He believes that “because we have been enjoying this stability is that it has made the investment. Currently in the world there is much interest in mining, and a country in which there is stability and clear rules becomes an investment destination. ”

For Rivers, the “follow and support the mining sector by the Government has been quite positive.Activation was achieved by the Commission of Energy and Mines, resulting in an institutional space with the regulator to address issues of concern to the growth and development of the sector. ”

The goal for 2012 is mining to increase by 15 to 20 percent of production in relation to 2011, which was 185,621.93 troy ounces of gold and silver troy ounces 227,790.70.

As for the metal sector (sand, aggregates, stone quarries, limestone, gypsum and tuff), Rivers notes that “has recovered significantly” and hope to “meet the infrastructure construction projects, housing, energy projects and roads programs for 2012. ”

Meanwhile, the construction sector, which reached a 15.7 percent growth in 2011, ranking as the second highest growth in 2012 expected to maintain similar growth.

Mario Zelaya, president of the Nicaraguan Chamber of Construction, said that through public investment, which plans to build schools and hospitals in different cities, and private investment, especially in the energy sector and social projects financed Venezuela’s cooperation, the industry can maintain and even exceed their levels of growth this year.

Meanwhile, Solon Guerrero, president of the Federation of Livestock of Nicaragua (FAGANIC), confident that in the next five years will remain “the same characteristics of economic and political stability” for the livestock sector to achieve its expansion goals .

The livestock sector is ranked as the third fastest growing in the past year, reaching 11 percent more than in 2010.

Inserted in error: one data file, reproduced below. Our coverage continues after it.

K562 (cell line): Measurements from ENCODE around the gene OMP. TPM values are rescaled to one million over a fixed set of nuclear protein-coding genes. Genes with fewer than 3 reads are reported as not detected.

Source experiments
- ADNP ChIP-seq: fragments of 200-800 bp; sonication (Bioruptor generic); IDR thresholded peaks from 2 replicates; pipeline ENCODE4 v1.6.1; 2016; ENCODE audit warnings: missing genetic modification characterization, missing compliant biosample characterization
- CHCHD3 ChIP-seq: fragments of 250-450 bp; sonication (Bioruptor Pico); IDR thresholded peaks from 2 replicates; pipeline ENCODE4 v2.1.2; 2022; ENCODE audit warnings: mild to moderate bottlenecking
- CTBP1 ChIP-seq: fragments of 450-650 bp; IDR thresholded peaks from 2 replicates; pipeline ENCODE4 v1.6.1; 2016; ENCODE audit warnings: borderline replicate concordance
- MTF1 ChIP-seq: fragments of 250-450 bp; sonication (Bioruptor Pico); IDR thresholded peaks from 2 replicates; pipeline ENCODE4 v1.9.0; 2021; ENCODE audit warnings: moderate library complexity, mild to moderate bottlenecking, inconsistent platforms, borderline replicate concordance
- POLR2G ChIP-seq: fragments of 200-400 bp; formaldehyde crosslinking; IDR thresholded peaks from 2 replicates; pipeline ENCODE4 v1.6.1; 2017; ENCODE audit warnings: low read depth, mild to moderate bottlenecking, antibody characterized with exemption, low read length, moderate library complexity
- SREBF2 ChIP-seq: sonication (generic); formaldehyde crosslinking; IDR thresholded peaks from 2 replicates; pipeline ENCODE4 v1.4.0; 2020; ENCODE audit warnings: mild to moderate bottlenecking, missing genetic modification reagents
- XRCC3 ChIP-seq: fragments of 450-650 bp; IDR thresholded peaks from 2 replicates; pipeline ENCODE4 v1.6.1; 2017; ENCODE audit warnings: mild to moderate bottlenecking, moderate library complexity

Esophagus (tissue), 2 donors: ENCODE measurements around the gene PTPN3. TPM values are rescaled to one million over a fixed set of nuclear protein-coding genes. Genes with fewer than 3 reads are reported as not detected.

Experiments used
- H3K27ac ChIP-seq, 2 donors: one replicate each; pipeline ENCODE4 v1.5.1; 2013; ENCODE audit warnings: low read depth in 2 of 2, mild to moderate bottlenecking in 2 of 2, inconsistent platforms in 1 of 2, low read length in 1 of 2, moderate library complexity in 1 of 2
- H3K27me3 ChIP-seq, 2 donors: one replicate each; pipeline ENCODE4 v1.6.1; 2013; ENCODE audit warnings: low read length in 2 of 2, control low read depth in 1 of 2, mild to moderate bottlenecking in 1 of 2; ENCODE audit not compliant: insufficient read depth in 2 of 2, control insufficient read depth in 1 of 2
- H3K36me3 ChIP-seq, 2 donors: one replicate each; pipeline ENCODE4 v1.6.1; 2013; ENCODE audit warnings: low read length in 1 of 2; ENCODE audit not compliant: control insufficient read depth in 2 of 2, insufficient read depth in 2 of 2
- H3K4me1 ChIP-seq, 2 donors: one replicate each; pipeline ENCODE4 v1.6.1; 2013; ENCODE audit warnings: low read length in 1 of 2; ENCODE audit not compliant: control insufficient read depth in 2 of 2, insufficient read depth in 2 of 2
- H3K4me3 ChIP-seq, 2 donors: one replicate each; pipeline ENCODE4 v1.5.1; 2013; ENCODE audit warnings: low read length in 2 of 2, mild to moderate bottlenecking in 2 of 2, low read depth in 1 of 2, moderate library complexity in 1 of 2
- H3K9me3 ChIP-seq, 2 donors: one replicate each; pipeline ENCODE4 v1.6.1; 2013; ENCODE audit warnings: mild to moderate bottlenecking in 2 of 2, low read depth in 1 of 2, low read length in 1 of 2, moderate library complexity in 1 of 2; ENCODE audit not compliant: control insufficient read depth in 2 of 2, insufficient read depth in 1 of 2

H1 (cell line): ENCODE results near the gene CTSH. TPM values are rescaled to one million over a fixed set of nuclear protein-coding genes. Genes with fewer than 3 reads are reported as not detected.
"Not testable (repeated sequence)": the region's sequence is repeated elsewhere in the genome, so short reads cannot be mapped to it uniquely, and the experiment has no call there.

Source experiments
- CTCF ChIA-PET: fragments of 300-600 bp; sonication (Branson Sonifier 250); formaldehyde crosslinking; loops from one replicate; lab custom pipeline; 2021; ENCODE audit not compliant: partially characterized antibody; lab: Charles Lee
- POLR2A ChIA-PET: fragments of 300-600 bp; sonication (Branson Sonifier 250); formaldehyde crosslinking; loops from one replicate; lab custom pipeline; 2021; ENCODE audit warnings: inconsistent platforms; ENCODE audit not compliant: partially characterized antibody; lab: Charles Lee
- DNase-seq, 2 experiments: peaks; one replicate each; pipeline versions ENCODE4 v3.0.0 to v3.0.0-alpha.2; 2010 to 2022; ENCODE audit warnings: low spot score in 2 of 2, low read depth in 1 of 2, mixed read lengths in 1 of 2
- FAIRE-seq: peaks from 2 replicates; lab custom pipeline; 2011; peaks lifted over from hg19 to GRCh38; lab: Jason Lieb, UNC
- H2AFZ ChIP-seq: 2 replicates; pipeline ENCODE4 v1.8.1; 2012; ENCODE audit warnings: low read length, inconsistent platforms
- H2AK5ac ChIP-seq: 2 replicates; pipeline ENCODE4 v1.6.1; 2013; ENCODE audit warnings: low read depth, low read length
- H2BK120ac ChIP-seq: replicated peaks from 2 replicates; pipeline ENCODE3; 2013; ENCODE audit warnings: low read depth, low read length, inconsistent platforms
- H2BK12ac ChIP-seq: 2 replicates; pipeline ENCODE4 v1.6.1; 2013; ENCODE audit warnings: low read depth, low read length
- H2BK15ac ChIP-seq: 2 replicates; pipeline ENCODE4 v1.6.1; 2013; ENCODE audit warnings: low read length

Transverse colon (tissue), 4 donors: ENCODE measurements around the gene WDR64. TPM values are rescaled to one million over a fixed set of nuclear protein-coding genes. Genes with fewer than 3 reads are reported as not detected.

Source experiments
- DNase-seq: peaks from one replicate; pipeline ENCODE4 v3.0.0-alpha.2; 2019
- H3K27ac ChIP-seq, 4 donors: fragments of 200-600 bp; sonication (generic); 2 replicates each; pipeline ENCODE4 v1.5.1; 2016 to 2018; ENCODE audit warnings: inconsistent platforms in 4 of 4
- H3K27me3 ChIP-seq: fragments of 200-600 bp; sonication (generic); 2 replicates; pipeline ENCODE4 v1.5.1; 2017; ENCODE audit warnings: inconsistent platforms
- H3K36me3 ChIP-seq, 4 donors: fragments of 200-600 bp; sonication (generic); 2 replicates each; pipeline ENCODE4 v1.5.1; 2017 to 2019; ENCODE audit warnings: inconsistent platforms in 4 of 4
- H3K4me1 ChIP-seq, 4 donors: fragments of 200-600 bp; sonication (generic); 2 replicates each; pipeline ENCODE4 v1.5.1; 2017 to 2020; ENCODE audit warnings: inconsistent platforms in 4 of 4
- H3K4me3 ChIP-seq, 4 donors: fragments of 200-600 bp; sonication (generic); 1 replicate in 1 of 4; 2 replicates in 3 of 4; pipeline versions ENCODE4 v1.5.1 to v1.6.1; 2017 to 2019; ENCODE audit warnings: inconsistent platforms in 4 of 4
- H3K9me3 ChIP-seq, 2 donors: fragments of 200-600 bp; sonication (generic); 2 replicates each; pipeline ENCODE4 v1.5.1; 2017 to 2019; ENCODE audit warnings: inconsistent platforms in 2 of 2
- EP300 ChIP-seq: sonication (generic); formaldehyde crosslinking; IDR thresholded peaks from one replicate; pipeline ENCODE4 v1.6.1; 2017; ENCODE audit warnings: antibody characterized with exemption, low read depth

“If the world price of commodities does not drop, and national political and economic stability of the country (below) to how you are right now, you can produce without fear that we will have a war or a coup, we can achieve in 2012 the same growth last year … Because strikes, riots, burning tires, scare any investor, even nationals, “recalls Guerrero.

Exports endangered
The economist Rene Vallecillo European fears that the crisis affecting the U.S. economy, and as this is the main market for Nicaraguan exports, causing a deadlock in them.

Believes that Nicaragua has an advantage because it produces raw materials, not manufactured goods. But still, afraid affectations in the consumption of the products the country exports.

“That will have two effects will be less demand and also a fall in international prices of our products, or at least a stalemate, which will prevent exports continue to grow at a pace that grew during 2011,” Vallecillo warned.
For his part, economist José Luis Medal also warns about the possible effects of a crisis, Nicaragua does not have “a lot of leeway” because they created the counter-cyclical fiscal fund since 2006 recommended some agencies like the Economic Commission for Latin America and the Caribbean (ECLAC).

“However, the recession of 2009 affected us relatively little for several reasons: because our banks did not ever put the problems of U.S. banks, or are involved in the game of European banks either.On the other hand, we export raw material that is not immediately suffering a recession, because people stop buying new cars but no coffee, no sugar, bananas and is still not eating meat. That does not mean we will not be impacted via trade or via remittances, “said Medal.

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From La Prensa Nicargua